Specific Chernoff bounds are attained by calculating the moment-generating function ${\displaystyle \operatorname {E} \left[e^{-t\cdot X_{i}}\right]}$ for specific instances of the random variables ${\displaystyle X_{i}}$.

When the random variables are also identically distributed (iid), the Chernoff bound for the sum reduces to a simple rescaling of the single-variable Chernoff bound. That is, the Chernoff bound for the average of n iid variables is equivalent to the nth power of the Chernoff bound on a single variable (see Cramér's theorem).

## Sums of independent bounded random variables

Chernoff bounds may also be applied to general sums of independent, bounded random variables, regardless of their distribution; this is known as Hoeffding's inequality. The proof follows a similar approach to the other Chernoff bounds, but applying Hoeffding's lemma to bound the moment generating functions (see Hoeffding's inequality).

Hoeffding's inequality. Suppose X1, ..., Xn are independent random variables taking values in [a,b]. Let X denote their sum and let μ = E[X] denote the sum's expected value. Then for any ${\displaystyle t>0}$,
${\displaystyle \Pr(X\leq \mu -t)
${\displaystyle \Pr(X\geq \mu +t)

## Sums of independent Bernoulli random variables

The bounds in the following sections for Bernoulli random variables are derived by using that, for a Bernoulli random variable ${\displaystyle X_{i}}$ with probability p of being equal to 1,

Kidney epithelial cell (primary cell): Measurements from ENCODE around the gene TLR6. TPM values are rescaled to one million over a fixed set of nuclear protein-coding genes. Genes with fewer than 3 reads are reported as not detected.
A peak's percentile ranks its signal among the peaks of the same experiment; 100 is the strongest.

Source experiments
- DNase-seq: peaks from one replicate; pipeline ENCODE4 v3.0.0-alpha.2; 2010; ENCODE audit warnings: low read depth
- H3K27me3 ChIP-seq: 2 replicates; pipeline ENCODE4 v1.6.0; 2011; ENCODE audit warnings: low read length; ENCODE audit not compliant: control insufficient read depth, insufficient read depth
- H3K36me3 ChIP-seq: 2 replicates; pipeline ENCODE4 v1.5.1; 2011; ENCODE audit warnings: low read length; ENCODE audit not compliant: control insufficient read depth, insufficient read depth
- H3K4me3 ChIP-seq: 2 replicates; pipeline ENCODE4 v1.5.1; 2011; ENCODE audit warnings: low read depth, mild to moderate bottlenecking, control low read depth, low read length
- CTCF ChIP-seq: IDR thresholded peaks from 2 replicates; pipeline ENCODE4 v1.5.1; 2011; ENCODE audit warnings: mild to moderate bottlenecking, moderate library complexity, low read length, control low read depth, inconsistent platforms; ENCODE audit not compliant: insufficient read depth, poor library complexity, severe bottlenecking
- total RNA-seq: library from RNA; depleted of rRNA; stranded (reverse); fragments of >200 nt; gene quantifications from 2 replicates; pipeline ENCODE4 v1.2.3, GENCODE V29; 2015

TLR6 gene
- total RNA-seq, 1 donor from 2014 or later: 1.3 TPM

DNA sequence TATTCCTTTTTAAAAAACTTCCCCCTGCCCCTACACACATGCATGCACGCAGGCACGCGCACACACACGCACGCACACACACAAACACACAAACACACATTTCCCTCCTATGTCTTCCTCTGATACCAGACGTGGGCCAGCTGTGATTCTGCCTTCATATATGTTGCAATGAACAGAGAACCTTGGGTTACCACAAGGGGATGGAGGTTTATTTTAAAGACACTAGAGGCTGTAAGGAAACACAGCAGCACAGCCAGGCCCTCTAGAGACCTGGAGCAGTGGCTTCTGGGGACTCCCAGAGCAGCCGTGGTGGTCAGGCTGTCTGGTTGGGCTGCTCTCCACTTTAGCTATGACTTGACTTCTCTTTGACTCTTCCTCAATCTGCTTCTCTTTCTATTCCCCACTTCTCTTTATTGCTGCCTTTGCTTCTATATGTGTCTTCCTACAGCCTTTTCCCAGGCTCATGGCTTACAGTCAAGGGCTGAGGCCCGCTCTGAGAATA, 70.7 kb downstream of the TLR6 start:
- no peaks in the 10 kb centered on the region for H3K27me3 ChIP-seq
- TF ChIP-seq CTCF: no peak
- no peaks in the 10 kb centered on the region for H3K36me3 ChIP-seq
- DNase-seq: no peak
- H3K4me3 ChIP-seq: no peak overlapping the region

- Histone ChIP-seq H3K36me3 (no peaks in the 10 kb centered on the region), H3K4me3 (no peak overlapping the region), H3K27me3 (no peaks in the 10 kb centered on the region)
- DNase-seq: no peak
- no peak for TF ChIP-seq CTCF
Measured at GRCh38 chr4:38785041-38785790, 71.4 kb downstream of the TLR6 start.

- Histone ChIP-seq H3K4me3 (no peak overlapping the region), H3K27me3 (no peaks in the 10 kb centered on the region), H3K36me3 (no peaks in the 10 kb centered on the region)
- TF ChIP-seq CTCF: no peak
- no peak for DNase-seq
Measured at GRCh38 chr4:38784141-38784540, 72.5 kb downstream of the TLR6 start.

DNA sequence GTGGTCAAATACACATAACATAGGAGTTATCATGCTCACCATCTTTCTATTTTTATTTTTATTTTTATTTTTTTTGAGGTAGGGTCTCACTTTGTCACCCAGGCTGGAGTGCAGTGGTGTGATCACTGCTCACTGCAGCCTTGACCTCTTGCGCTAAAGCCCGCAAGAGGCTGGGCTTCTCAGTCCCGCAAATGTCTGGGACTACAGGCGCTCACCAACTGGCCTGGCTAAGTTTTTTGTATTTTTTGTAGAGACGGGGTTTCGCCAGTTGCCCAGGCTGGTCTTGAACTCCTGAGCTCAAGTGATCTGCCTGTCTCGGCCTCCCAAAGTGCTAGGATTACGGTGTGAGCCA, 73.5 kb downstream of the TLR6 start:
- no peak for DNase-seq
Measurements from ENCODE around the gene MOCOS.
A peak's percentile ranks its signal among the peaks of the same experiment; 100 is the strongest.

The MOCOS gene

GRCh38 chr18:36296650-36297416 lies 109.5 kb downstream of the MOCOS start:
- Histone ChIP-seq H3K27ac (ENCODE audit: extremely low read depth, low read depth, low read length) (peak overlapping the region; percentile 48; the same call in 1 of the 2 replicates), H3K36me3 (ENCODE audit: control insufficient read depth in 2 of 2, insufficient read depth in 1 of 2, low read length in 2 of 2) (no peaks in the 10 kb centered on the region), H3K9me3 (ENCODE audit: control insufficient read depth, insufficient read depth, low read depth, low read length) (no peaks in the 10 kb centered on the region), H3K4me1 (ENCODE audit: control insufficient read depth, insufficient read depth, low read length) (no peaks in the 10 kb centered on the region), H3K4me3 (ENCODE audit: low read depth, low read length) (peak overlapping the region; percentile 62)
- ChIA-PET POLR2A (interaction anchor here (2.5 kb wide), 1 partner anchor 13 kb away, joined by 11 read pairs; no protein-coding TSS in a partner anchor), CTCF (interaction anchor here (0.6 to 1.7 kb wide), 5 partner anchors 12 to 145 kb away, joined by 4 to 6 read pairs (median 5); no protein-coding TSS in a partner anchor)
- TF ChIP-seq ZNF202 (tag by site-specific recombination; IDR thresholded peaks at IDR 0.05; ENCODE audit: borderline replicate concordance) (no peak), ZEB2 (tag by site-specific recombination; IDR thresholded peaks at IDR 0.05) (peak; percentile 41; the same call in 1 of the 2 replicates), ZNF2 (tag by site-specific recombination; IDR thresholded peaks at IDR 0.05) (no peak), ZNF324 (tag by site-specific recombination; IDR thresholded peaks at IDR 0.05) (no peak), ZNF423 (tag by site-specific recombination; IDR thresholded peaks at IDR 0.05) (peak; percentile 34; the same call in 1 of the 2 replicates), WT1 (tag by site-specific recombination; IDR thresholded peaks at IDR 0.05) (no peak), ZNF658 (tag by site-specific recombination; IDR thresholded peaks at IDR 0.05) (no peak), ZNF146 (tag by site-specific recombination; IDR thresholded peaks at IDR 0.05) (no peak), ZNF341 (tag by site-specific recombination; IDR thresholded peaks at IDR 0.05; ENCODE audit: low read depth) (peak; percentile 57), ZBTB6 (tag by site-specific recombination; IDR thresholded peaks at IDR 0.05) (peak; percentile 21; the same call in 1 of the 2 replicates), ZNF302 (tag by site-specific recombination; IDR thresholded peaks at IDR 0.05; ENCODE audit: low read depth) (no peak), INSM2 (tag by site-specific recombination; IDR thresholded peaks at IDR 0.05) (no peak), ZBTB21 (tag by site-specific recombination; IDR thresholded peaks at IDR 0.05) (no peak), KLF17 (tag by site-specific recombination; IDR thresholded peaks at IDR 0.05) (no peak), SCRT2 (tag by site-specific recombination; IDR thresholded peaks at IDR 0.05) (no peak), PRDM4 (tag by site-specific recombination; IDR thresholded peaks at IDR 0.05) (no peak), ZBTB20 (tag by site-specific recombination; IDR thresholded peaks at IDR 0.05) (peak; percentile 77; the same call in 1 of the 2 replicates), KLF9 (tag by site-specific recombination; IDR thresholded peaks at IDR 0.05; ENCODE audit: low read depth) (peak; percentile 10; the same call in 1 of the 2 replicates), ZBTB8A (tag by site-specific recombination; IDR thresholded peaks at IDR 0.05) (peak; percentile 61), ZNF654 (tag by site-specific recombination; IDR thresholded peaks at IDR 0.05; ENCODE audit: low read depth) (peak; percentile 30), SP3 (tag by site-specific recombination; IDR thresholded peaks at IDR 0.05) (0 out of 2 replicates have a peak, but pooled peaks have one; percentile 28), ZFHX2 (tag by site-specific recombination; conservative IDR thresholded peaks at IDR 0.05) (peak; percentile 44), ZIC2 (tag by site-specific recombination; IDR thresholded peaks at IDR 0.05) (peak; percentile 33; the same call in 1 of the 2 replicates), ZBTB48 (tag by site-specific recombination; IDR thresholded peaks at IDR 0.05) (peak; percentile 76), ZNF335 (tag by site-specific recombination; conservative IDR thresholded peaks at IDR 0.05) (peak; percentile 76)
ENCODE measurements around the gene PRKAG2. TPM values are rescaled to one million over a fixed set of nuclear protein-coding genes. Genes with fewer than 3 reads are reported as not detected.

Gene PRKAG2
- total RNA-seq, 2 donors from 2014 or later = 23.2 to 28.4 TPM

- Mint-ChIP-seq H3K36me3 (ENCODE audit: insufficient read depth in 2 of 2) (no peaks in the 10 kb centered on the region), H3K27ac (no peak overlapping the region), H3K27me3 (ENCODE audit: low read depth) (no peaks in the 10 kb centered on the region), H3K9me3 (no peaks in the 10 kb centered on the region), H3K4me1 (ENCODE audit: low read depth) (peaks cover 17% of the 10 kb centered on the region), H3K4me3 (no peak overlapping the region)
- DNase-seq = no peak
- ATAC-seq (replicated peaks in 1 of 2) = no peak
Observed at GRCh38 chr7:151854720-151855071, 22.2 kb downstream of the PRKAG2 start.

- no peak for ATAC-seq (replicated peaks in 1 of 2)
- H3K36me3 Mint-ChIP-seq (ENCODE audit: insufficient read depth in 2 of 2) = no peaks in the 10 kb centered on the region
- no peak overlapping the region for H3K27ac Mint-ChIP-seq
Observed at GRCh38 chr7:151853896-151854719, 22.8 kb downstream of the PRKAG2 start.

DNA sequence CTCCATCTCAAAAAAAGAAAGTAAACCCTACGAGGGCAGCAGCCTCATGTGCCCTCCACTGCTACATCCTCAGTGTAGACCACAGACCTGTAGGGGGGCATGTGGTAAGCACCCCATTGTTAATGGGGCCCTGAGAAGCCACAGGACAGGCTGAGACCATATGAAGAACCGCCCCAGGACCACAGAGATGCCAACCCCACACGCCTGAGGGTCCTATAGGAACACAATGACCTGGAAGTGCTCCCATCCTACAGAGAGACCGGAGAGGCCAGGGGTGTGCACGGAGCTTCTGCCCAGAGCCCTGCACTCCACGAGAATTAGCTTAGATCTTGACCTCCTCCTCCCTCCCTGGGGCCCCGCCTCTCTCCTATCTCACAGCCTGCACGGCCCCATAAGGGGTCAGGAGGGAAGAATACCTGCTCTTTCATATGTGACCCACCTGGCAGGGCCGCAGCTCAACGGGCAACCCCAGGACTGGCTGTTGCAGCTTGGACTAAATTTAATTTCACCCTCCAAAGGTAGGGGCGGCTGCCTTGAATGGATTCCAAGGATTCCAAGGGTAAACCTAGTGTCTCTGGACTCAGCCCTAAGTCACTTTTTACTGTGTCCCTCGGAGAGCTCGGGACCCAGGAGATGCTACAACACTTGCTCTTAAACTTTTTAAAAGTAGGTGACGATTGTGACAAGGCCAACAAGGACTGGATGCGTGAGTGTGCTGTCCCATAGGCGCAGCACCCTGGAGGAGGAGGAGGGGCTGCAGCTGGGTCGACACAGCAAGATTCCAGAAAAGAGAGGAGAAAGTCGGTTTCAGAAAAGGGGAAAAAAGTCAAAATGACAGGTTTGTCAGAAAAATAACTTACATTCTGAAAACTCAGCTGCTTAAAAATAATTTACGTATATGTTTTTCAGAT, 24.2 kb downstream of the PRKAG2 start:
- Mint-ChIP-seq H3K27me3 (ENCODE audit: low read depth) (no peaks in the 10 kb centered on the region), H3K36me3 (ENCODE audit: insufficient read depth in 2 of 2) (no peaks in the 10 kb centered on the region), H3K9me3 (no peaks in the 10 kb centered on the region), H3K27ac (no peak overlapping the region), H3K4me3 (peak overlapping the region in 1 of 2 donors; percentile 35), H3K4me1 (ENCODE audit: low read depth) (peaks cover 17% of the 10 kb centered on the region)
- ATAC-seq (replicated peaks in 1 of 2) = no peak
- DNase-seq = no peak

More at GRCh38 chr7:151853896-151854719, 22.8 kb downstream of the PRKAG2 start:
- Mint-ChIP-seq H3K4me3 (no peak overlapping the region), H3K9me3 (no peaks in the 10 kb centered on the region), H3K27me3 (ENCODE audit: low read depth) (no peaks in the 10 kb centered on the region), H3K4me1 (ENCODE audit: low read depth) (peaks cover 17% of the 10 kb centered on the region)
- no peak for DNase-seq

${\displaystyle \operatorname {E} \left[e^{t\cdot X_{i}}\right]=(1-p)e^{0}+pe^{t}=1+p(e^{t}-1)\leq e^{p(e^{t}-1)}.}$

One can encounter many flavors of Chernoff bounds: the original additive form (which gives a bound on the absolute error) or the more practical multiplicative form (which bounds the error relative to the mean).

### Multiplicative form (relative error)

Multiplicative Chernoff bound. Suppose X1, ..., Xn are independent random variables taking values in {0, 1}. Let X denote their sum and let μ = E[X] denote the sum's expected value. Then for any δ > 0,

${\displaystyle \Pr(X\geq (1+\delta )\mu )\leq \left({\frac {e^{\delta }}{(1+\delta )^{1+\delta }}}\right)^{\mu }.}$

A similar proof strategy can be used to show that for 0 < δ < 1

${\displaystyle \Pr(X\leq (1-\delta )\mu )\leq \left({\frac {e^{-\delta }}{(1-\delta )^{1-\delta }}}\right)^{\mu }.}$

The above formula is often unwieldy in practice, so the following looser but more convenient bounds[10] are often used, which follow from the inequality ${\displaystyle \textstyle {\frac {2\delta }{2+\delta }}\leq \log(1+\delta )}$ from the list of logarithmic inequalities:

${\displaystyle \Pr(X\geq (1+\delta )\mu )\leq e^{-\delta ^{2}\mu /(2+\delta )},\qquad 0\leq \delta ,}$
${\displaystyle \Pr(X\leq (1-\delta )\mu )\leq e^{-\delta ^{2}\mu /2},\qquad 0<\delta <1,}$
${\displaystyle \Pr(|X-\mu |\geq \delta \mu )\leq 2e^{-\delta ^{2}\mu /3},\qquad 0<\delta <1.}$

Notice that the bounds are trivial for ${\displaystyle \delta =0}$.

In addition, based on the Taylor expansion for the Lambert W function,[11]

${\displaystyle \Pr(X\geq R)\leq 2^{-xR},\qquad x>0,\ R\geq (2^{x}e-1)\mu .}$

The following theorem is due to Wassily Hoeffding[12] and hence is called the Chernoff–Hoeffding theorem.

Chernoff–Hoeffding theorem. Suppose X1, ..., Xn are i.i.d. random variables, taking values in {0, 1}. Let p = E[X1] and ε > 0.
{\displaystyle {\begin{aligned}\Pr \left({\frac {1}{n}}\sum X_{i}\geq p+\varepsilon \right)\leq \left(\left({\frac {p}{p+\varepsilon }}\right)^{p+\varepsilon }{\left({\frac {1-p}{1-p-\varepsilon }}\right)}^{1-p-\varepsilon }\right)^{n}&=e^{-D(p+\varepsilon \parallel p)n}\\\Pr \left({\frac {1}{n}}\sum X_{i}\leq p-\varepsilon \right)\leq \left(\left({\frac {p}{p-\varepsilon }}\right)^{p-\varepsilon }{\left({\frac {1-p}{1-p+\varepsilon }}\right)}^{1-p+\varepsilon }\right)^{n}&=e^{-D(p-\varepsilon \parallel p)n}\end{aligned}}}